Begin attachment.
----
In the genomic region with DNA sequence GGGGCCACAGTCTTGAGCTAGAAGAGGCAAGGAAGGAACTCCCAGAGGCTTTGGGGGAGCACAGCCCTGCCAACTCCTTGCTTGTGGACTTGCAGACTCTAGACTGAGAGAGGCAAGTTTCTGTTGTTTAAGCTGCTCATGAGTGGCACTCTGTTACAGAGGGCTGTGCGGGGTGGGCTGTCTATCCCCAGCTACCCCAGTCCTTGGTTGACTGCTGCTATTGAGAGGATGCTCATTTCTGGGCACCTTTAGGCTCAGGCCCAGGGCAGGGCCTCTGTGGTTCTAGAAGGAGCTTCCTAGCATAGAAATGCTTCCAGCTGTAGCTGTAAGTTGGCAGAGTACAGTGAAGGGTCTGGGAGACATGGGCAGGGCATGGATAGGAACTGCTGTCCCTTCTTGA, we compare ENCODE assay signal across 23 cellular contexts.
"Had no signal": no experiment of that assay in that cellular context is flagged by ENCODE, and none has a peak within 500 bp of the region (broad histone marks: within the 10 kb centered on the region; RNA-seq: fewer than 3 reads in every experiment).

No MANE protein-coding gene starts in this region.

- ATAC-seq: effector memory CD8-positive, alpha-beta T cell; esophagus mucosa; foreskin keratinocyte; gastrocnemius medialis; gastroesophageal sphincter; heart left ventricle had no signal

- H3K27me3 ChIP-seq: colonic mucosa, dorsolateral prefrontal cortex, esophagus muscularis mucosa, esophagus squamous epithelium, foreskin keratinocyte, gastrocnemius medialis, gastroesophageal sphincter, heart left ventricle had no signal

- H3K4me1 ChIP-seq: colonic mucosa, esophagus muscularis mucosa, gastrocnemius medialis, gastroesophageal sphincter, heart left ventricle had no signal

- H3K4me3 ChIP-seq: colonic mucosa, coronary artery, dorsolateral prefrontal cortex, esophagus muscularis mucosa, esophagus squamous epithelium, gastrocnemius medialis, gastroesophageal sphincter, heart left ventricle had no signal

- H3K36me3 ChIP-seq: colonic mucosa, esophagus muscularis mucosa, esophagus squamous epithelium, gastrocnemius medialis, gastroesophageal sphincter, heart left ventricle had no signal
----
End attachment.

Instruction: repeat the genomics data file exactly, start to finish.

In the genomic region with DNA sequence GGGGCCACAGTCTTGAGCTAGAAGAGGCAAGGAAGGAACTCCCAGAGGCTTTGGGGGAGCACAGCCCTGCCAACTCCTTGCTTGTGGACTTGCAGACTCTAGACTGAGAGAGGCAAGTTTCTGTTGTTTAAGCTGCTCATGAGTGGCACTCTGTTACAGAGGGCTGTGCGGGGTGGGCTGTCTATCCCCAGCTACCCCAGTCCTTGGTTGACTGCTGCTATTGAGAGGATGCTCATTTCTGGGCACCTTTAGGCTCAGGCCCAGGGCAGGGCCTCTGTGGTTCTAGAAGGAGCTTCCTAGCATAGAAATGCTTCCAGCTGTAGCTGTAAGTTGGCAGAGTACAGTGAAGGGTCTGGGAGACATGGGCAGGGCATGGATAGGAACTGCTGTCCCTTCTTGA, we compare ENCODE assay signal across 23 cellular contexts.
"Had no signal": no experiment of that assay in that cellular context is flagged by ENCODE, and none has a peak within 500 bp of the region (broad histone marks: within the 10 kb centered on the region; RNA-seq: fewer than 3 reads in every experiment).

No MANE protein-coding gene starts in this region.

- ATAC-seq: effector memory CD8-positive, alpha-beta T cell; esophagus mucosa; foreskin keratinocyte; gastrocnemius medialis; gastroesophageal sphincter; heart left ventricle had no signal

- H3K27me3 ChIP-seq: colonic mucosa, dorsolateral prefrontal cortex, esophagus muscularis mucosa, esophagus squamous epithelium, foreskin keratinocyte, gastrocnemius medialis, gastroesophageal sphincter, heart left ventricle had no signal

- H3K4me1 ChIP-seq: colonic mucosa, esophagus muscularis mucosa, gastrocnemius medialis, gastroesophageal sphincter, heart left ventricle had no signal

- H3K4me3 ChIP-seq: colonic mucosa, coronary artery, dorsolateral prefrontal cortex, esophagus muscularis mucosa, esophagus squamous epithelium, gastrocnemius medialis, gastroesophageal sphincter, heart left ventricle had no signal

- H3K36me3 ChIP-seq: colonic mucosa, esophagus muscularis mucosa, esophagus squamous epithelium, gastrocnemius medialis, gastroesophageal sphincter, heart left ventricle had no signal